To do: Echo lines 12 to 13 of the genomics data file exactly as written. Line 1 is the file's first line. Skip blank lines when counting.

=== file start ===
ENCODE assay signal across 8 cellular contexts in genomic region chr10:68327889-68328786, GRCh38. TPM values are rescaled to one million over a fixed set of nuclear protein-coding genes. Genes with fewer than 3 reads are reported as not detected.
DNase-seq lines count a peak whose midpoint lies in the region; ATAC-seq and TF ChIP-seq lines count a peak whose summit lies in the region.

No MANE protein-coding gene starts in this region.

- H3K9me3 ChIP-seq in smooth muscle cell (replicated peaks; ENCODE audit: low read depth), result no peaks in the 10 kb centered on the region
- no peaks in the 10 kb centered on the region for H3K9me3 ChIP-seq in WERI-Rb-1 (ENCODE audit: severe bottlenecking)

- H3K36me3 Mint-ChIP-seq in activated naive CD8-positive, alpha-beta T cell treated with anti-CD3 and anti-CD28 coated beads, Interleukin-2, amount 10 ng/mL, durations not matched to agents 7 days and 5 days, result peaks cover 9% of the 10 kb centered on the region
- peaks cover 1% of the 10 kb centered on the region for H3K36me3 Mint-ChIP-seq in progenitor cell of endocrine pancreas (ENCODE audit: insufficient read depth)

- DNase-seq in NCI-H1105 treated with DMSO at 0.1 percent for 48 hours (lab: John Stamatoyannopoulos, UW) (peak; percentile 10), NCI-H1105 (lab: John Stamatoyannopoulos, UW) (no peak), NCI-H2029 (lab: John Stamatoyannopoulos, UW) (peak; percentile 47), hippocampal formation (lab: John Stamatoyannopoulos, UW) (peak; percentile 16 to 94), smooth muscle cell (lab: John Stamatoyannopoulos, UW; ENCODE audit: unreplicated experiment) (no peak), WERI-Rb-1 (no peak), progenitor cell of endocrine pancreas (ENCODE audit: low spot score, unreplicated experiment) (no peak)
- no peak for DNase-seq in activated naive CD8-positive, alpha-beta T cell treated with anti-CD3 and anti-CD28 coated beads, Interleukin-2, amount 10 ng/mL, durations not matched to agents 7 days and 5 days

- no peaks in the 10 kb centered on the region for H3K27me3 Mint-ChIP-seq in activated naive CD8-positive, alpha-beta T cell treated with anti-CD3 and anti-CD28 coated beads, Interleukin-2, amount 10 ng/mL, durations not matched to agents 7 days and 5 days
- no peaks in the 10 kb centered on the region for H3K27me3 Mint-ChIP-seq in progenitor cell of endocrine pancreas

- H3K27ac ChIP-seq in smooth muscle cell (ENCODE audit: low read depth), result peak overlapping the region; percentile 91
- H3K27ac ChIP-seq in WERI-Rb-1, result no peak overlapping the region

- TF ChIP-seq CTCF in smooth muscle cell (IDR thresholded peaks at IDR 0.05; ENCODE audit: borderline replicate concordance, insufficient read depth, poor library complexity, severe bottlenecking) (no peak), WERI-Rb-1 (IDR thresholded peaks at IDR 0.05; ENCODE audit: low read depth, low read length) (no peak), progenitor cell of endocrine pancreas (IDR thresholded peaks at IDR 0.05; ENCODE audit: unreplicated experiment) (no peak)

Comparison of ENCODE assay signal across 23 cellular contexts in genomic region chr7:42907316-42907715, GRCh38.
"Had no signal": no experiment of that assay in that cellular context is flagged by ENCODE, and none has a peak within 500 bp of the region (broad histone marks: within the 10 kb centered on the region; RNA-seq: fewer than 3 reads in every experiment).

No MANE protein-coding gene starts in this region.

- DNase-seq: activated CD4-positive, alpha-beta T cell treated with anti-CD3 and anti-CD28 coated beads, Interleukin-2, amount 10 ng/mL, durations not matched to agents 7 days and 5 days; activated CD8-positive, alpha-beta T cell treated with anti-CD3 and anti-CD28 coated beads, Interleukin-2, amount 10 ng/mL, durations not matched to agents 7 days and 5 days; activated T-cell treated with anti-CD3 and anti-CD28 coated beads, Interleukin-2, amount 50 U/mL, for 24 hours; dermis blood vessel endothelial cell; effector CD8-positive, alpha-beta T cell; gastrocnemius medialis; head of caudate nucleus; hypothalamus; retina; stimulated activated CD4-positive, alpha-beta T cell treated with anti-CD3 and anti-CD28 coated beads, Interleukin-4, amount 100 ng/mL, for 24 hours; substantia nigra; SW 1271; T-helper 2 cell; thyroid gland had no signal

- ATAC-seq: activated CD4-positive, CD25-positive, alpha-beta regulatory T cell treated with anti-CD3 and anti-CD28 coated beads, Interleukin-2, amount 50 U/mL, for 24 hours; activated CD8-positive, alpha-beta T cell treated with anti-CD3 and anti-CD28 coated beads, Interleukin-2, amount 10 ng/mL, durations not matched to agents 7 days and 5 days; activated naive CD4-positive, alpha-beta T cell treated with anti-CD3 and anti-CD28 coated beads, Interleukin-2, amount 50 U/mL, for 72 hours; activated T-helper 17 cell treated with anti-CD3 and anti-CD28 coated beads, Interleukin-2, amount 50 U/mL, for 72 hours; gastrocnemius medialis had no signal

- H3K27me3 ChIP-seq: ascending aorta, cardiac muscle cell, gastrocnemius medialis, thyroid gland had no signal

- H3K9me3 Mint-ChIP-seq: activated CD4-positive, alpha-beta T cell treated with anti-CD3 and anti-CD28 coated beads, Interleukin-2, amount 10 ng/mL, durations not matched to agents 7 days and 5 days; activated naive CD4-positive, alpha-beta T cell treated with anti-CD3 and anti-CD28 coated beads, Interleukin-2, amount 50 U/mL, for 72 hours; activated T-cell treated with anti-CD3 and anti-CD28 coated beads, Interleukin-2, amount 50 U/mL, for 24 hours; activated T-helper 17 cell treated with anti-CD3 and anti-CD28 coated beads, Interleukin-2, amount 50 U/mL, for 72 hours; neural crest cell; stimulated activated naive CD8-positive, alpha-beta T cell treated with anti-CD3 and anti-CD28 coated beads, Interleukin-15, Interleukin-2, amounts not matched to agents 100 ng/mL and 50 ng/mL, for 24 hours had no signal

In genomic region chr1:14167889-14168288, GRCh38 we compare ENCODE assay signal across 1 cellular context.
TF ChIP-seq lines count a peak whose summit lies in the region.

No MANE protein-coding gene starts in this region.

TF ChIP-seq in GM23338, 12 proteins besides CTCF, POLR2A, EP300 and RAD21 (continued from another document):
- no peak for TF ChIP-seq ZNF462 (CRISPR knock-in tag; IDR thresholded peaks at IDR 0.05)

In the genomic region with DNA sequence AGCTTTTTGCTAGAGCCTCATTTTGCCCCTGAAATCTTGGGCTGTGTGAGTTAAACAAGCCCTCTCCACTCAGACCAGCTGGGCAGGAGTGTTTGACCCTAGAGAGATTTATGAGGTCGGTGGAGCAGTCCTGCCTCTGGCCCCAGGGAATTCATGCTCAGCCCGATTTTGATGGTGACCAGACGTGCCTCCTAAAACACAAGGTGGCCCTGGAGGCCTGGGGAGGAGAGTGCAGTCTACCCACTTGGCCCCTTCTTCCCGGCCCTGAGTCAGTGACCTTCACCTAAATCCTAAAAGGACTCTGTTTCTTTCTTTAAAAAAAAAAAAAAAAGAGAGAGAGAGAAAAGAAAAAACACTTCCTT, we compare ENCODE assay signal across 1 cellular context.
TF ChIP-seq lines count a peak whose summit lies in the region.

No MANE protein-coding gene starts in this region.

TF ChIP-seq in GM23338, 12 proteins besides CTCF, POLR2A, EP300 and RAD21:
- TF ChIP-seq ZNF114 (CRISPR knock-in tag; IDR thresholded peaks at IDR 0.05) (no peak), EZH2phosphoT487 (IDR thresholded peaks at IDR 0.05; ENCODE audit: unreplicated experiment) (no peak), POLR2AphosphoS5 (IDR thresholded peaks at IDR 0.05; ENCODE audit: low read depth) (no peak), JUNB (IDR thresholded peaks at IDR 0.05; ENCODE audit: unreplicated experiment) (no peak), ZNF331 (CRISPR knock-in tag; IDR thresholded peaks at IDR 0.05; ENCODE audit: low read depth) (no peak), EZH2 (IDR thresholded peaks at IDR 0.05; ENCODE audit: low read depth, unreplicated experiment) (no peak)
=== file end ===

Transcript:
- H3K27ac ChIP-seq in smooth muscle cell (ENCODE audit: low read depth), result peak overlapping the region; percentile 91
- H3K27ac ChIP-seq in WERI-Rb-1, result no peak overlapping the region